Time is quickly running out for Congress to strike a deal blocking automatic tax hikes and spending cuts that kick in within the New Year. Despite the presence of Vice President Joe Biden at the White House and a flurry of proposals passed back and forth today between Senate Republicans and Democrats, things seem to have reached an impasse this afternoon. Senate Majority Leader Harry Reid has said that nothing will happen this evening.
In June, Scott Walker — the Wisconsin governor who banned collective bargaining for public employee unions — survived a recall election.
And, despite huge protests in Michigan, the union stronghold became the 24th right-to-work state, banning unions from requiring workers to sign up. That came just 10 months after Indiana passed a similar law.
Originally published on Sun December 30, 2012 4:15 pm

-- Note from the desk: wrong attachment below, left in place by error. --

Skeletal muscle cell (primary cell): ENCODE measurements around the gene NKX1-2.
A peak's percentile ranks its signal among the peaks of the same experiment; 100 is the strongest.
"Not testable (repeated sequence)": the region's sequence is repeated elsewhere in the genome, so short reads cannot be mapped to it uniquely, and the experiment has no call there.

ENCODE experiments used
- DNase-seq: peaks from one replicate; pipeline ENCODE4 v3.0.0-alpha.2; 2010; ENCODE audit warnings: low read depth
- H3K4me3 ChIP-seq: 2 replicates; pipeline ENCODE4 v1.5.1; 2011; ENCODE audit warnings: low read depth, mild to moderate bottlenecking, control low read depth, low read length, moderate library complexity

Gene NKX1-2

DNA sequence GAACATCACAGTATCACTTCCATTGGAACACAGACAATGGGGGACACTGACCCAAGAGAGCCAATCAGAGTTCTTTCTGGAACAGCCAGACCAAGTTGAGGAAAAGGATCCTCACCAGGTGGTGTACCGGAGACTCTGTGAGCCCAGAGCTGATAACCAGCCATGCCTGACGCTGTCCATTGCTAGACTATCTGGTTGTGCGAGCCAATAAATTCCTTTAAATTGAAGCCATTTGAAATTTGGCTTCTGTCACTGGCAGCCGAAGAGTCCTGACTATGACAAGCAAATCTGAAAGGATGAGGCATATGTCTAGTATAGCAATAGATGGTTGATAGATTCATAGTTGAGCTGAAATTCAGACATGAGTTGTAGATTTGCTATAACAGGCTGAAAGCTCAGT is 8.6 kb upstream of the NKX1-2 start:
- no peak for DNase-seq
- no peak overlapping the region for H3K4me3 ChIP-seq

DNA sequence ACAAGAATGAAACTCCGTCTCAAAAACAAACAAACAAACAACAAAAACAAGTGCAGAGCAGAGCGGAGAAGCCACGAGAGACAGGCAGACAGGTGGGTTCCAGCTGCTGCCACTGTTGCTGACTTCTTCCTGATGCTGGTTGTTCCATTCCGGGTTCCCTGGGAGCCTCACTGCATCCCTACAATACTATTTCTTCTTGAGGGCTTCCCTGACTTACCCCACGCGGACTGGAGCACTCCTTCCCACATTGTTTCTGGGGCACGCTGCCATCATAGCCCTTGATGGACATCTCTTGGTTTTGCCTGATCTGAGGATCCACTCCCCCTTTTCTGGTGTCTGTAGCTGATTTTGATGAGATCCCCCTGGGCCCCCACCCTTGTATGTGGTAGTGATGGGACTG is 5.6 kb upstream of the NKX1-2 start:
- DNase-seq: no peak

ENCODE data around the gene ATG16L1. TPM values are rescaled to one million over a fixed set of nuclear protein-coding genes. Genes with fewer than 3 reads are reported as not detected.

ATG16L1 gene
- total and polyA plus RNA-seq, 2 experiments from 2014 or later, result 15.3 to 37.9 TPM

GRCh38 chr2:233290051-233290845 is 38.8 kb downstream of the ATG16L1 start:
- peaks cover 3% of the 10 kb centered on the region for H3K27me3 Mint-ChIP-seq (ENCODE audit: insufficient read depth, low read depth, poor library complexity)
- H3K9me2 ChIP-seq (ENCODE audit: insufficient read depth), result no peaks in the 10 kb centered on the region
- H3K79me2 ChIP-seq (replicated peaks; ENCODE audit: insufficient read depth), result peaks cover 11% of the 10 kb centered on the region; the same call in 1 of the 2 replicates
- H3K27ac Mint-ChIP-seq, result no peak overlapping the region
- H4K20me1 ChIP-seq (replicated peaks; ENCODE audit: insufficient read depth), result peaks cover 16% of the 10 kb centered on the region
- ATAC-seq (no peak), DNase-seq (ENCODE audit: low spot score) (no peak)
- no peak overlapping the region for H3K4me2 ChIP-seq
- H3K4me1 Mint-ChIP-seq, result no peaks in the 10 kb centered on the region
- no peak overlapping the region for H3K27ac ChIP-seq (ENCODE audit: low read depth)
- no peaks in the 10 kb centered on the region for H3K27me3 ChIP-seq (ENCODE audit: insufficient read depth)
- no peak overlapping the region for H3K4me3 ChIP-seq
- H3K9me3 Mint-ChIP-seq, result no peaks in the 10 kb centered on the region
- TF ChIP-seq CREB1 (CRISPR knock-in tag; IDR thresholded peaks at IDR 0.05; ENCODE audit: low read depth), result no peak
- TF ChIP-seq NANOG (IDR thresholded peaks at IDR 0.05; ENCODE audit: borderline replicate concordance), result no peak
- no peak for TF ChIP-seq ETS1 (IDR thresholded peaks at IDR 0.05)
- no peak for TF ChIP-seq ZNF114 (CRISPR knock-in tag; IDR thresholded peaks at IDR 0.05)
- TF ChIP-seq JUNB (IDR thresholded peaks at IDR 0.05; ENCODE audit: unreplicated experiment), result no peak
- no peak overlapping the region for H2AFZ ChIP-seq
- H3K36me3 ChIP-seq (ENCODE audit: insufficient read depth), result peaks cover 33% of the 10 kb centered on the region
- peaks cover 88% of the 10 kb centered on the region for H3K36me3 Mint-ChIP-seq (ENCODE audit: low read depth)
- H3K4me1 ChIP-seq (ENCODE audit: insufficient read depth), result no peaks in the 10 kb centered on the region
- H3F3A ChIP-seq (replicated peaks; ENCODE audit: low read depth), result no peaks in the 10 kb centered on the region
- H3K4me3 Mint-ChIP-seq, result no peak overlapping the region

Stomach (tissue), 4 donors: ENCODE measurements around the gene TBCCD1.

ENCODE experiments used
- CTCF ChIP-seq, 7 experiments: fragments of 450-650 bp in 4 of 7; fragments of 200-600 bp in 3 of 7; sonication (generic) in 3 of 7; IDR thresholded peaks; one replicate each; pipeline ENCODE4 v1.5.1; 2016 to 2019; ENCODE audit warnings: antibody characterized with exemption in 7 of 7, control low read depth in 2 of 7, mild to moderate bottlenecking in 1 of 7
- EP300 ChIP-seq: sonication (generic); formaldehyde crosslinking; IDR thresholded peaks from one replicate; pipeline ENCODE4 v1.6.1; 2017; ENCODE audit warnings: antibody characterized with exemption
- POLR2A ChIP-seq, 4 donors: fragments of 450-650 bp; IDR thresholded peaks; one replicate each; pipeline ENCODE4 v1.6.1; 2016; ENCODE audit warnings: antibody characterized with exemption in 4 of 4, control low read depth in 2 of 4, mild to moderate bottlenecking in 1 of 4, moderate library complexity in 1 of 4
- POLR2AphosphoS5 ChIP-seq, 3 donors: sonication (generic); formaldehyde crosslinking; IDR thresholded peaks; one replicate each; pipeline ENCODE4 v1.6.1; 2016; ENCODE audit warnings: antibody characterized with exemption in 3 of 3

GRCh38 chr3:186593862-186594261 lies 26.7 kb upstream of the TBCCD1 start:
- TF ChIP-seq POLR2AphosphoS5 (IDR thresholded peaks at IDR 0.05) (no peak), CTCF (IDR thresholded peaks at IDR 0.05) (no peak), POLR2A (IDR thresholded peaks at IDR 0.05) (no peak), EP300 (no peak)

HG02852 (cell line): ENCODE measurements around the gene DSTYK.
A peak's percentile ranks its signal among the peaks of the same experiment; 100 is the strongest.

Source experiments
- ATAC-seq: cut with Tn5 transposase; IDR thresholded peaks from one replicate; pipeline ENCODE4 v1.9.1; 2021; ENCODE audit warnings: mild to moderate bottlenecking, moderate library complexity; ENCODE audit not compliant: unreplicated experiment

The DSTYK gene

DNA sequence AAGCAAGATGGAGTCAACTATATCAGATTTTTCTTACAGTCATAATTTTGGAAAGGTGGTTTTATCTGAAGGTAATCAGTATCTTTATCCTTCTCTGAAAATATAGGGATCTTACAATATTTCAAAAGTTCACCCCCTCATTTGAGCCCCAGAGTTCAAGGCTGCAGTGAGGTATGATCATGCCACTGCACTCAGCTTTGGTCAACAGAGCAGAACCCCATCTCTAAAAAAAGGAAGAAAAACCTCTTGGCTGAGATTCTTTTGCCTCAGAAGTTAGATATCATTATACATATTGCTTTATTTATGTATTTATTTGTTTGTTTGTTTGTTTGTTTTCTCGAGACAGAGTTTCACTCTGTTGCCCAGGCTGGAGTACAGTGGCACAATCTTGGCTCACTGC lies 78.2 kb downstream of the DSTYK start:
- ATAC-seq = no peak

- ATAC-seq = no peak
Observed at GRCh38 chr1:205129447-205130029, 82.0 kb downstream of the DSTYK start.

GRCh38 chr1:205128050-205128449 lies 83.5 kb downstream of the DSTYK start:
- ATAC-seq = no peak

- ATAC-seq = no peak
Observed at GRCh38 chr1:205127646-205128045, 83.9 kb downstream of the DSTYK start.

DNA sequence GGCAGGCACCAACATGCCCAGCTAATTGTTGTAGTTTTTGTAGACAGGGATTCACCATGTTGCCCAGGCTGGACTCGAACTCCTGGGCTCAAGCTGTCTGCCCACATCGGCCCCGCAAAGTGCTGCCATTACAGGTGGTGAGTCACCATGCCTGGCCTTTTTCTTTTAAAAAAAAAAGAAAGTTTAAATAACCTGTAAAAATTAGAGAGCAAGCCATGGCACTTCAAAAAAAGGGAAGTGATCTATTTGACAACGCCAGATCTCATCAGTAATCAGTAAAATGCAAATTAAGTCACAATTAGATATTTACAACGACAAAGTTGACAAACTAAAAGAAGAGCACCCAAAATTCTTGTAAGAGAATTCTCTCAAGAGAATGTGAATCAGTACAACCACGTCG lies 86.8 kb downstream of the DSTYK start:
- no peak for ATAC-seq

In the final hours of the latest budget crisis in Washington, several salient facts are increasingly clear.
First, the leaders of the two parties in the Senate might still put together a negotiated deal that would avert the combination of tax increases and spending cuts known as the fiscal cliff. The leaders would start with President Obama's top priorities, modify them to accommodate Republican preferences, throw in some measures that are GOP priorities and take the package to the floor.
Originally published on Sun December 30, 2012 5:36 pm
Senate negotiators failed to reach a deal Sunday on averting the "fiscal cliff," with the chamber adjourning for the night and only one day remaining before a package of spending cuts and tax increases automatically kicks in.